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So in other words, For 6.67408 x10-11 cubic meters of volume there is a force of 6.67408 x10-11 kg per seconds squared?
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Old Jul 12th 2019, 10:38 AM   #7
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Making it up as I go...

No,
Your suggested relationship between volume and force is not valid.

Looking at the units of G, the closest I can get to a description is perhaps:

The rate of change of (the rate of change of (the reciprocal of density)).

kg/m is density so m/kg is the reciprocal of density.
x/s =(x/s)/s
which is the rate of change of the rate of change of x


I guess the reciprocal of density would be rarefaction,
so is it the rate of change of the rate of change of rarefaction?

In other-words the rate of change of the rate at which density is decreasing.

I guess this is part of where your alternative theory in the parallel thread comes from.
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Old Jul 12th 2019, 01:22 PM   #8
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Originally Posted by pugilist777 View Post
So in other words, For 6.67408 x10-11 cubic meters of volume there is a force of 6.67408 x10-11 kg per seconds squared?
Don't take the units too literally. In the SI unit system, all units can be reduced down to base units (e.g. kilogram, metre, second, Coulomb, etc.), but this doesn't really yield too much additional insight. Sometimes looking at units can be quite helpful and indicative, but I don't think that's the case here.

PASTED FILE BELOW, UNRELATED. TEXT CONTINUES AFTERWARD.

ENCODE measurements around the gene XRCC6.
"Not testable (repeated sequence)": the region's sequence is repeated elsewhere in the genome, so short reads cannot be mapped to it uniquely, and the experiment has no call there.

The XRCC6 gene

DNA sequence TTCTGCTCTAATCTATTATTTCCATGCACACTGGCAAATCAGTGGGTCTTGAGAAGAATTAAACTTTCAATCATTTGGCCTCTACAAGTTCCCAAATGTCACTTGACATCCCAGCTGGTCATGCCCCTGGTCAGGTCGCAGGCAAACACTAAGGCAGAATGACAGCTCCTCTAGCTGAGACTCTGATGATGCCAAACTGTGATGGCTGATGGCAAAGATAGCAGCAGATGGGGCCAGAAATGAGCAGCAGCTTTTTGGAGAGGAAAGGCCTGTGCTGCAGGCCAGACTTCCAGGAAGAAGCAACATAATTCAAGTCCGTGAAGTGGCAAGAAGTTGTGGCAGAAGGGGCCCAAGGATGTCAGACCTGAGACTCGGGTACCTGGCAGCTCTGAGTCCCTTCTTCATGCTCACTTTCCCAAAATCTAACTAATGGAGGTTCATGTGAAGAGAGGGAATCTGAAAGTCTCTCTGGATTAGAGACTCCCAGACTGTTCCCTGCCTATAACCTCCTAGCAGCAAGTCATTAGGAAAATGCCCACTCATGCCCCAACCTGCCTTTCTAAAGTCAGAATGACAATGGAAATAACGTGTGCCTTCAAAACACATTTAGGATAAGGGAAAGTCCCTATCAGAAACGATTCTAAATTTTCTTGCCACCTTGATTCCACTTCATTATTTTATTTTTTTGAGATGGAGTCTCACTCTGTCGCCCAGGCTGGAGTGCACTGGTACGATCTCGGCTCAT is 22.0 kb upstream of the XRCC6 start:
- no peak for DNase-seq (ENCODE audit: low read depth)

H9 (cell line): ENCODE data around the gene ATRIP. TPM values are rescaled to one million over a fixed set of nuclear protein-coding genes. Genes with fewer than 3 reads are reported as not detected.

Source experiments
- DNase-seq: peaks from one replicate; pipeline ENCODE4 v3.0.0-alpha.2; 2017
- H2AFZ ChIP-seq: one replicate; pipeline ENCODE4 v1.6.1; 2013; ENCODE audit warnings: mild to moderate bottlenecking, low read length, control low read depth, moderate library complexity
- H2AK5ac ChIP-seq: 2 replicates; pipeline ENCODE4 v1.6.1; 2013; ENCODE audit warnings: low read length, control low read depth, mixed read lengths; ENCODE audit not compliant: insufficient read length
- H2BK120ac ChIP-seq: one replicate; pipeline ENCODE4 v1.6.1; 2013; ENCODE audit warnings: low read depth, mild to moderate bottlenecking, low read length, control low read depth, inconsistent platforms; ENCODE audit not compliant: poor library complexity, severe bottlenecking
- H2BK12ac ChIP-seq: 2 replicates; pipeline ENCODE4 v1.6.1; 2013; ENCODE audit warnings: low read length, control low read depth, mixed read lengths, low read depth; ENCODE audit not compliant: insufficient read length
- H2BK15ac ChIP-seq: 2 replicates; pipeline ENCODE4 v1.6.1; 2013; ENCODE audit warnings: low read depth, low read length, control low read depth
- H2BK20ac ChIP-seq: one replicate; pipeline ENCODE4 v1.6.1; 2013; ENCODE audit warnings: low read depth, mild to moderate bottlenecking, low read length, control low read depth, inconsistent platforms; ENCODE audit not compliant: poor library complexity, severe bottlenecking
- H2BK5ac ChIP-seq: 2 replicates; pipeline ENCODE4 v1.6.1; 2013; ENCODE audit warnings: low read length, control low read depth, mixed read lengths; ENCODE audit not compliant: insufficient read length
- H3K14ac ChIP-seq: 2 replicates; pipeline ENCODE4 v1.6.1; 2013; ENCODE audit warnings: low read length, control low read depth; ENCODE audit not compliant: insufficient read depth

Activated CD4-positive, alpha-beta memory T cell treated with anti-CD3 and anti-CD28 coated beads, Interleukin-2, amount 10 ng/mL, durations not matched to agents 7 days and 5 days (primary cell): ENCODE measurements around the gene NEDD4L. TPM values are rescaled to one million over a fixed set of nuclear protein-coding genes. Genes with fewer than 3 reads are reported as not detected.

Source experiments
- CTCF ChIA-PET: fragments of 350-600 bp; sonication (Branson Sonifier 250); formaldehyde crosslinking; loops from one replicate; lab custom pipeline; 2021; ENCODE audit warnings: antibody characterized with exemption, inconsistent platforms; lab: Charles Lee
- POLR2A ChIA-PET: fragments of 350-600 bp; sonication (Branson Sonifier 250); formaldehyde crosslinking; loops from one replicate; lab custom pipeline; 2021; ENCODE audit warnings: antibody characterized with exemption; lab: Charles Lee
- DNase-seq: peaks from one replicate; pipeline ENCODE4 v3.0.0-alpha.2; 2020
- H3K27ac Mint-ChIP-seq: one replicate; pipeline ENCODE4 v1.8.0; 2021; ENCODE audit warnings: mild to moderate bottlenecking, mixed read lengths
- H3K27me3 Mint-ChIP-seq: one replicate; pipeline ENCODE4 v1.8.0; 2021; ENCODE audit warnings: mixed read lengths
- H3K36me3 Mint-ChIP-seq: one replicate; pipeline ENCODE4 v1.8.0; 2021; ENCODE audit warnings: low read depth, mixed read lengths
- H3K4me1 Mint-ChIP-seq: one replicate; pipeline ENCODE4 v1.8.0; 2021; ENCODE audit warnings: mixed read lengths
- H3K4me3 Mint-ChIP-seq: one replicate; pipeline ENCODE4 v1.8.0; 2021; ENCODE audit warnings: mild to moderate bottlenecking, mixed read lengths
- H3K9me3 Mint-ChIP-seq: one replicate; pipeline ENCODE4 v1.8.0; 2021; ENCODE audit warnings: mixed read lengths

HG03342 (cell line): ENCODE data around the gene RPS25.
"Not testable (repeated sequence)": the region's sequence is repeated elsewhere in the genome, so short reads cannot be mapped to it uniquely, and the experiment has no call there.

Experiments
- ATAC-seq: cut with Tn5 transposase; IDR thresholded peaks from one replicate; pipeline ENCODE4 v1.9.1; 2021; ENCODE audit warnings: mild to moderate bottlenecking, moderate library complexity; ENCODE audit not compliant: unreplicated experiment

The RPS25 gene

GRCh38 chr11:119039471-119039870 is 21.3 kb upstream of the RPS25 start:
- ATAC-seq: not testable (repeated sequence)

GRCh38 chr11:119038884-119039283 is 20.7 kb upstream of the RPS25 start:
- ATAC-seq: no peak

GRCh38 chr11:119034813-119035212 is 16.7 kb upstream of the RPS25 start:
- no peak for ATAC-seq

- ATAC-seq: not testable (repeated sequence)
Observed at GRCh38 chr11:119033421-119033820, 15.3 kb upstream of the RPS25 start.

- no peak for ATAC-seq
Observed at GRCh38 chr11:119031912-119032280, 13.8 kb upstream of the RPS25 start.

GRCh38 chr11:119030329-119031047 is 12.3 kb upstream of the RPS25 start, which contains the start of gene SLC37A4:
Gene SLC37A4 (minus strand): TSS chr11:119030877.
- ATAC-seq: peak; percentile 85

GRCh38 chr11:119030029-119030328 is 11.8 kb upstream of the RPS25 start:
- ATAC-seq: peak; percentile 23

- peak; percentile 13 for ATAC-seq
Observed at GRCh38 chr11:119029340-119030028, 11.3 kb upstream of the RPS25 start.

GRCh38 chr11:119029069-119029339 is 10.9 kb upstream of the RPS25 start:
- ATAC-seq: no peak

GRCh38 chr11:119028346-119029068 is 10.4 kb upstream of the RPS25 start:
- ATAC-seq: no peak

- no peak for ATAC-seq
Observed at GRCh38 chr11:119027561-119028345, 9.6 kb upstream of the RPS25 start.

A nice way of interpreting the gravitational constant is to just perform experiments and see how things change. For example, how does the force vary with masses? Well, it increases proportionally to the product of the two gravitating masses. i.e.

$\displaystyle F_g \propto m_1 m_2$

However, the force decreases by the square of the distance between the two masses, so

$\displaystyle F_g \propto \frac{1}{r^2}$

Combining these two relationships gives:

$\displaystyle F_g \propto \frac{m_1 m_2}{r^2}$

This can be made into an equality with a constant:

$\displaystyle F_g = G \frac{m_1 m_2}{r^2}$

Now... what value for G do we have? Well, you can determine it experimentally. If you've captured all of the possible sources of error, you will not have any other things impacting the value of G.

You can do this technique with lots of phenomena. Sometimes the number changes based on your apparatus (e.g. Hooke's spring constant) or the location of your experiment (gravitational acceleration constant). For the gravitational constant, G, it doesn't seem to vary at all.